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Output and stock prices: an examination of the relationship over 200 years

Listed author(s):
  • David G. McMillan
  • Mark E. Wohar

Using data spanning 200 years we examine the nature of the long-run cointegrating behaviour between real output and real stock prices. A standard cointegration framework demonstrates that such a long-run relationship exists with both variables exhibiting significant equilibrium reversion, albeit quicker for stock prices. To further examine the nature of the equilibrium we consider two exercises. First, we consider possible time-variation in the cointegrating vector, for which we find evidence. Second, we separate the fundamental and bubble components within stock prices. Our results indicate that failure to account for these two issues can lead to errors in determining the nature of any disequilibrium between the two series, including the size and sign of the disequilibrium. Furthermore, our results reveal that the bubble component has a significant impact on future values of output growth. An out-of-sample forecasting exercise for returns shows that the time-varying model performs best and may beat the market. These results have implications for policy-makers and market practitioners alike. For the former, they are interested in the impact of stock market behaviour of the real economy, while the latter group are interested in any possible information about future stock prices.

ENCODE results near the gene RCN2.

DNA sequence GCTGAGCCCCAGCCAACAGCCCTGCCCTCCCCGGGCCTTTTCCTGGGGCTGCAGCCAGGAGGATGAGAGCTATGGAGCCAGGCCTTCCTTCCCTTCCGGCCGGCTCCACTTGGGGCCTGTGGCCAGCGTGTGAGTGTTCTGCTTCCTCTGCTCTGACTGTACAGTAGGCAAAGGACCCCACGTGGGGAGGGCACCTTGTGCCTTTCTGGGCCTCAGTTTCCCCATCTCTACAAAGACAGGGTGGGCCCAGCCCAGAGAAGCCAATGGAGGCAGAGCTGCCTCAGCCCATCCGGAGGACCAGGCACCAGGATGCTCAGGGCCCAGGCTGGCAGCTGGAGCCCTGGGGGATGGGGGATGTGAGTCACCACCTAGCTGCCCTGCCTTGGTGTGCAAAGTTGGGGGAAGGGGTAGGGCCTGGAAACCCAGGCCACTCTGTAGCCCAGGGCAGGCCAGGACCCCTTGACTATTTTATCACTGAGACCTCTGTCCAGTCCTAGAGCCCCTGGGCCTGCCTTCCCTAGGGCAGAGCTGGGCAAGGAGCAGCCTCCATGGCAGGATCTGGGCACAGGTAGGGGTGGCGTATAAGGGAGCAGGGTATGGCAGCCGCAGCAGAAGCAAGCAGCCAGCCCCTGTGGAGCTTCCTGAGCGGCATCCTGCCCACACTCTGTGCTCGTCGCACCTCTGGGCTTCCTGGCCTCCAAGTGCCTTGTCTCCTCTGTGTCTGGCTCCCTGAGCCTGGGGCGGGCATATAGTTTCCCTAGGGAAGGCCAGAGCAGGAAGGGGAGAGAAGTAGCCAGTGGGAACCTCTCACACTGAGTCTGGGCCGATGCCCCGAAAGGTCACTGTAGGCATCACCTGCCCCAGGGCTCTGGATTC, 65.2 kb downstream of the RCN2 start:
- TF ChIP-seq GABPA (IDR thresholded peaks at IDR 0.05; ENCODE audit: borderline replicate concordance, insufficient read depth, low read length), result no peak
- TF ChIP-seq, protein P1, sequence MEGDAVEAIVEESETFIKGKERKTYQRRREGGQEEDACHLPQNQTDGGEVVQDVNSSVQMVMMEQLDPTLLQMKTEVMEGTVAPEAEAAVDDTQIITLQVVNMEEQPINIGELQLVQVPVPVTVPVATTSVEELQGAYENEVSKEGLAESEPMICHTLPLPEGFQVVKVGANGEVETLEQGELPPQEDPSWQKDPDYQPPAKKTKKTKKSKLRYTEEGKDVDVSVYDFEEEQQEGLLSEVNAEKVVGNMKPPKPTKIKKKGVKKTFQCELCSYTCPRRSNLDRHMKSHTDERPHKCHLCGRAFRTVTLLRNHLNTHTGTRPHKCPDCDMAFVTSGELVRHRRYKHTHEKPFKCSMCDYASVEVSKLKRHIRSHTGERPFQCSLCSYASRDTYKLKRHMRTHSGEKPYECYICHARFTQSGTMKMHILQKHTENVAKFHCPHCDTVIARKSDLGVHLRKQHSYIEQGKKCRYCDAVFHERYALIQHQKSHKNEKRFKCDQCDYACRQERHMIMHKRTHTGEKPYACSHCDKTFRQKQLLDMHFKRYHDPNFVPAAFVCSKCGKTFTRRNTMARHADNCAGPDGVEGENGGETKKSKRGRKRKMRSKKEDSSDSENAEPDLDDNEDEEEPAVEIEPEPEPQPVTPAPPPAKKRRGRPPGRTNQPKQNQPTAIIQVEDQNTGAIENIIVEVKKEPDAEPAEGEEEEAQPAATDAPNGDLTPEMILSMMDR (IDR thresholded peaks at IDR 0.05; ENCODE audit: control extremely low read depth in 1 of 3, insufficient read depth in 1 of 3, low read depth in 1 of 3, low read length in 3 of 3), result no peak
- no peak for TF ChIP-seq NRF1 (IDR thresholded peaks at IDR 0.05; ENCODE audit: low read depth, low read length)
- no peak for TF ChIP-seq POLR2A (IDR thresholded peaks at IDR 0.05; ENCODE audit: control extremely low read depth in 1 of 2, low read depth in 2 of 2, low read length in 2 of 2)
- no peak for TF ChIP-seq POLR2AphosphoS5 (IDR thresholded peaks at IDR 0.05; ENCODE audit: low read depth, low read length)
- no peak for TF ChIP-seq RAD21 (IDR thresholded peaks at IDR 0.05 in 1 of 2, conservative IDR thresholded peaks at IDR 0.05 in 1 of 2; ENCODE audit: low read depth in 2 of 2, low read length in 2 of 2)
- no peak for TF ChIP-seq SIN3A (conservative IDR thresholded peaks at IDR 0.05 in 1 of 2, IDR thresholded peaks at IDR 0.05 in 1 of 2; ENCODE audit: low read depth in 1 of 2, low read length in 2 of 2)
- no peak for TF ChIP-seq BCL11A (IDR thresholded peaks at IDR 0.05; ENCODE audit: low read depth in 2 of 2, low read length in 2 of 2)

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Article provided by Taylor & Francis Journals in its journal Applied Financial Economics.

Volume (Year): 22 (2012)
Issue (Month): 19 (October)
Pages: 1615-1629

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Handle: RePEc:taf:apfiec:v:22:y:2012:i:19:p:1615-1629
DOI: 10.1080/09603107.2012.669461
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